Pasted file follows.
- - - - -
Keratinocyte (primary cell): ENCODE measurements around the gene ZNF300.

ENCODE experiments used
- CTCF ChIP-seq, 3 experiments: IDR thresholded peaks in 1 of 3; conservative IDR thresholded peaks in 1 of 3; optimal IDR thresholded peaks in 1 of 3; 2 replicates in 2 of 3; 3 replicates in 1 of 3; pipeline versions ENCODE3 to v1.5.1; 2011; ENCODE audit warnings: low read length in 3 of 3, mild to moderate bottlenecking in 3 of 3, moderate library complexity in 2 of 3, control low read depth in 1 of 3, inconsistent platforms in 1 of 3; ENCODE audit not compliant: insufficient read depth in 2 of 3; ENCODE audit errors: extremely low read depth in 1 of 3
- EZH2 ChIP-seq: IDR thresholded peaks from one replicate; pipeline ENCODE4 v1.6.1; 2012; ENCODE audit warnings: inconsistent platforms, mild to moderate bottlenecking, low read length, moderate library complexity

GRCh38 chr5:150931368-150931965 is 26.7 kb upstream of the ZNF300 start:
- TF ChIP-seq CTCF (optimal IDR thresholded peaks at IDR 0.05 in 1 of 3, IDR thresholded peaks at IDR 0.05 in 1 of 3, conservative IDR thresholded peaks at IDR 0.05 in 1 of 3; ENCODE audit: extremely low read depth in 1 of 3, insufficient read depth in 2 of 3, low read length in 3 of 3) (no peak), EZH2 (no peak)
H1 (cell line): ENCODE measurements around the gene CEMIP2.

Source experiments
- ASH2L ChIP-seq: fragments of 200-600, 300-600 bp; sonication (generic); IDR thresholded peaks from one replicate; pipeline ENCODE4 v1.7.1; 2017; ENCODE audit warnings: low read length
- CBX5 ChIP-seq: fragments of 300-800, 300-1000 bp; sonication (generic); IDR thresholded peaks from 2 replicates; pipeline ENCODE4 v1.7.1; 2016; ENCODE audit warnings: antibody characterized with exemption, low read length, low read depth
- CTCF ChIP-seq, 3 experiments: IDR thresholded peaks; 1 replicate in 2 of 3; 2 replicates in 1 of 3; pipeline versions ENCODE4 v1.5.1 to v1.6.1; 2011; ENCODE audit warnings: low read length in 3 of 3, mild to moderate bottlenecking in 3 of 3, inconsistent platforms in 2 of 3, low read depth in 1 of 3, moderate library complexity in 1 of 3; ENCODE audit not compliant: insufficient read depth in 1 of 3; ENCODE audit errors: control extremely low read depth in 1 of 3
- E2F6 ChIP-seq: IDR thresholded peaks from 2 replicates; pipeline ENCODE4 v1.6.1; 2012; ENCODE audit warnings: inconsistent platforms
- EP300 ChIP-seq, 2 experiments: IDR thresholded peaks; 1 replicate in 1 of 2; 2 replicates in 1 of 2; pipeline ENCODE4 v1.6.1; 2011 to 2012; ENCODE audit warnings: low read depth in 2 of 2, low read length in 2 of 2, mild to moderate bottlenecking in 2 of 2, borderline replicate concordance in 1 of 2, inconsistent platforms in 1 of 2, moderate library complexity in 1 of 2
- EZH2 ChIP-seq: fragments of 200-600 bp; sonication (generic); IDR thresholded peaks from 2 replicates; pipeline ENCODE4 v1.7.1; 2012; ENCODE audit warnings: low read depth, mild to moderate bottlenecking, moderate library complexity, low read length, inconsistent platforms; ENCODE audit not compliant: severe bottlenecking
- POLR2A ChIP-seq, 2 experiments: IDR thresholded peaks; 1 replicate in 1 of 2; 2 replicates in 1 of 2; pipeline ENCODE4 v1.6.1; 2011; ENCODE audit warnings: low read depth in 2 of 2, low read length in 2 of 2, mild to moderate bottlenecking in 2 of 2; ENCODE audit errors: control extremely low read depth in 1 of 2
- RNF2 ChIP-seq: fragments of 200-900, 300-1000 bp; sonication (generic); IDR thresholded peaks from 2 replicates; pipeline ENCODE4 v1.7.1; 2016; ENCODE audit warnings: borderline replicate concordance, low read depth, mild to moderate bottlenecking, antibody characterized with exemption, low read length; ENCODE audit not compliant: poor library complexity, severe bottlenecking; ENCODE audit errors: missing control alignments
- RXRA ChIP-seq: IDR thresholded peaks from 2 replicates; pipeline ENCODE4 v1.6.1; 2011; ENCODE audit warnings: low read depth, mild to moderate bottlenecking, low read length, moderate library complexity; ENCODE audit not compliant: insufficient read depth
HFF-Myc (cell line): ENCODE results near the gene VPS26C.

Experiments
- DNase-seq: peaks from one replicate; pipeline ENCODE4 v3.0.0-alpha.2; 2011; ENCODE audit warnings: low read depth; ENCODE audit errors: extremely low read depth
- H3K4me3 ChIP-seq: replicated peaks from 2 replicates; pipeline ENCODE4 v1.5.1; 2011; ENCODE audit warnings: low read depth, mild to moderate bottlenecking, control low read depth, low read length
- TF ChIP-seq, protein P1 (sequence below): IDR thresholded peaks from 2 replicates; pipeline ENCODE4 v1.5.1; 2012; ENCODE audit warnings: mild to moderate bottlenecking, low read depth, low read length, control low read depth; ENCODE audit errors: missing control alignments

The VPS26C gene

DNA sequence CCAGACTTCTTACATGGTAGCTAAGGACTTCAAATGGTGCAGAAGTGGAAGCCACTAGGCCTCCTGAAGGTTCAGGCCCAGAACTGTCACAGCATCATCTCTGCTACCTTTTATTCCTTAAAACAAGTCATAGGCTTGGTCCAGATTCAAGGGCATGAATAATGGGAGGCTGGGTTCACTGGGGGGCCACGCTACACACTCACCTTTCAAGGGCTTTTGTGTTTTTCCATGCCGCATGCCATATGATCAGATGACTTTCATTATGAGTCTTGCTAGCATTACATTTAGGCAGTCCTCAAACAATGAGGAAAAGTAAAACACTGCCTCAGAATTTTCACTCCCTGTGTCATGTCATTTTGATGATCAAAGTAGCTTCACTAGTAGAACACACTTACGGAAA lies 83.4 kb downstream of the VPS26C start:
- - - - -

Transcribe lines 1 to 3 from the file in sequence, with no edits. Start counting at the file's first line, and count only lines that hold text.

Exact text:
Keratinocyte (primary cell): ENCODE measurements around the gene ZNF300.

ENCODE experiments used
- CTCF ChIP-seq, 3 experiments: IDR thresholded peaks in 1 of 3; conservative IDR thresholded peaks in 1 of 3; optimal IDR thresholded peaks in 1 of 3; 2 replicates in 2 of 3; 3 replicates in 1 of 3; pipeline versions ENCODE3 to v1.5.1; 2011; ENCODE audit warnings: low read length in 3 of 3, mild to moderate bottlenecking in 3 of 3, moderate library complexity in 2 of 3, control low read depth in 1 of 3, inconsistent platforms in 1 of 3; ENCODE audit not compliant: insufficient read depth in 2 of 3; ENCODE audit errors: extremely low read depth in 1 of 3